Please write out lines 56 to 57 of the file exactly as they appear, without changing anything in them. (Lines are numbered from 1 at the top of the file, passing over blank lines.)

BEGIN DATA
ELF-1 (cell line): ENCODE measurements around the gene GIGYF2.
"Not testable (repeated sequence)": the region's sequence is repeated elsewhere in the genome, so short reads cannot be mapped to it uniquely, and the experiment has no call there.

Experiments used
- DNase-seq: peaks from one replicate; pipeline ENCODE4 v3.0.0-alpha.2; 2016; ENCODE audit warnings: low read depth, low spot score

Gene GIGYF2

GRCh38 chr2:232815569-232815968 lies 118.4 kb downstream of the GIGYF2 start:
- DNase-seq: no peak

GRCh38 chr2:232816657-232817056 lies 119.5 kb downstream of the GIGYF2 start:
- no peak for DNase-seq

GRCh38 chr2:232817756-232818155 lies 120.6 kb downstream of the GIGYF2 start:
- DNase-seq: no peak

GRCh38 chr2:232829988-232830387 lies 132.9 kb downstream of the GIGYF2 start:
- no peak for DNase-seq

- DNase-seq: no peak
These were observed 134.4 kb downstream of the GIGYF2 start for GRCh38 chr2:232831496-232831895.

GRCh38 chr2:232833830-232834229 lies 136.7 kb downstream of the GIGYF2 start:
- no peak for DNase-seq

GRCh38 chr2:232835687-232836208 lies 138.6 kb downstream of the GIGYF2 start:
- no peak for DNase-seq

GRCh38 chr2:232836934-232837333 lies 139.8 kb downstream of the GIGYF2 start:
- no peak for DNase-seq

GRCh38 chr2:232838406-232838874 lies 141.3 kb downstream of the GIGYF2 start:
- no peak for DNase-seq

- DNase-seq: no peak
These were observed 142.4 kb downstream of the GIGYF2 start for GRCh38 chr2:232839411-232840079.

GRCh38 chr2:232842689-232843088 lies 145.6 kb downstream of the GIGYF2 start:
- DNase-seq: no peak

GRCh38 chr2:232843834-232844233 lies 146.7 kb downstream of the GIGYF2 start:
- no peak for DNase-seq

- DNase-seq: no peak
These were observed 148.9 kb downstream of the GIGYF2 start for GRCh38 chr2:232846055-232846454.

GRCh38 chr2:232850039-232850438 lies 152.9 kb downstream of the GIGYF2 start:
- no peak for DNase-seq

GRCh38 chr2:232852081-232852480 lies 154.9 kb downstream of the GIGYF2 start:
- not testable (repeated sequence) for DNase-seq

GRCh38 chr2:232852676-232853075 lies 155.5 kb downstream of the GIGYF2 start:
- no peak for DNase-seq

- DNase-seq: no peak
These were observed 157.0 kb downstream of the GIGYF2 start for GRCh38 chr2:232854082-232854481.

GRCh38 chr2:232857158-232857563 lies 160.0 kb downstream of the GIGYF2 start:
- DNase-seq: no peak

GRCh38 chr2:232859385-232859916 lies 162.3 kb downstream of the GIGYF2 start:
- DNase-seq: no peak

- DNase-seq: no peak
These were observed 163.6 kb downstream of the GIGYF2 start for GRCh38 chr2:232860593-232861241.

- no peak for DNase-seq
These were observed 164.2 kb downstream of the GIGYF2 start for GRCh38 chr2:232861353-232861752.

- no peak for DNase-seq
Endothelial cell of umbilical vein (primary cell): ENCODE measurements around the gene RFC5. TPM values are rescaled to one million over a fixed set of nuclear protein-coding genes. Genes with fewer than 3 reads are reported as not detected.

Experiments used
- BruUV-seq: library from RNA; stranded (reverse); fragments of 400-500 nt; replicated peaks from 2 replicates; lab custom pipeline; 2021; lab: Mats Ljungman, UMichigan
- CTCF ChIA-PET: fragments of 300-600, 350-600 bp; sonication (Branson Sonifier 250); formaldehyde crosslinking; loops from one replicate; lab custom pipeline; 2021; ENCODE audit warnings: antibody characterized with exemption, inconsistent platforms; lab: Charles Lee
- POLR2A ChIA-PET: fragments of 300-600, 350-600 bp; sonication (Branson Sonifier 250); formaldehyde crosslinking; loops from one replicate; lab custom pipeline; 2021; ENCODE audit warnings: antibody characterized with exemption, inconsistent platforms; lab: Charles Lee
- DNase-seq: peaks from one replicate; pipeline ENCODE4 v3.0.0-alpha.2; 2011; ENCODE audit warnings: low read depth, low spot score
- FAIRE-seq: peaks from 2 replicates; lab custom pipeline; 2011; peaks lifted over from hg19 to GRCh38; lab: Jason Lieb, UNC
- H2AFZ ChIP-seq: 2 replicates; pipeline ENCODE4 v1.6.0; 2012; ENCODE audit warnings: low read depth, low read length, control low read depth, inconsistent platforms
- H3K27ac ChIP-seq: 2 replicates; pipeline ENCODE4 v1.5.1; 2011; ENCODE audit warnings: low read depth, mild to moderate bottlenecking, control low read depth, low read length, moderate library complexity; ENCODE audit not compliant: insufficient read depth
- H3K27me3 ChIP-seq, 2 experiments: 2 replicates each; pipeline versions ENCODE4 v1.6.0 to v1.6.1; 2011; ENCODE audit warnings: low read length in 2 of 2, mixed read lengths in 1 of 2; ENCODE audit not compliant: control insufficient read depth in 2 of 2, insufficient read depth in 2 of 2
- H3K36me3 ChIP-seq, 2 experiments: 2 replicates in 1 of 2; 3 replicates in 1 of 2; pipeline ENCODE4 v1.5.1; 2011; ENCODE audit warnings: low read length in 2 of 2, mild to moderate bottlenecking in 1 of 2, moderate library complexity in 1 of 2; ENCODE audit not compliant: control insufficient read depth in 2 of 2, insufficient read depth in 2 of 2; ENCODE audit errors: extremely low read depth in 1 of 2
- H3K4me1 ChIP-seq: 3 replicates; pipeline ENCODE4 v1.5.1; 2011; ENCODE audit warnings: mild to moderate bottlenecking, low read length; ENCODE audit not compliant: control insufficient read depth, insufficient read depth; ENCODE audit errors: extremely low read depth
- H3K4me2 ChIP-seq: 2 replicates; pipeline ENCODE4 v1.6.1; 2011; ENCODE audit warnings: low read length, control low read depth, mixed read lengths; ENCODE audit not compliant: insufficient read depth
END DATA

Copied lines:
- H2AFZ ChIP-seq: 2 replicates; pipeline ENCODE4 v1.6.0; 2012; ENCODE audit warnings: low read depth, low read length, control low read depth, inconsistent platforms
- H3K27ac ChIP-seq: 2 replicates; pipeline ENCODE4 v1.5.1; 2011; ENCODE audit warnings: low read depth, mild to moderate bottlenecking, control low read depth, low read length, moderate library complexity; ENCODE audit not compliant: insufficient read depth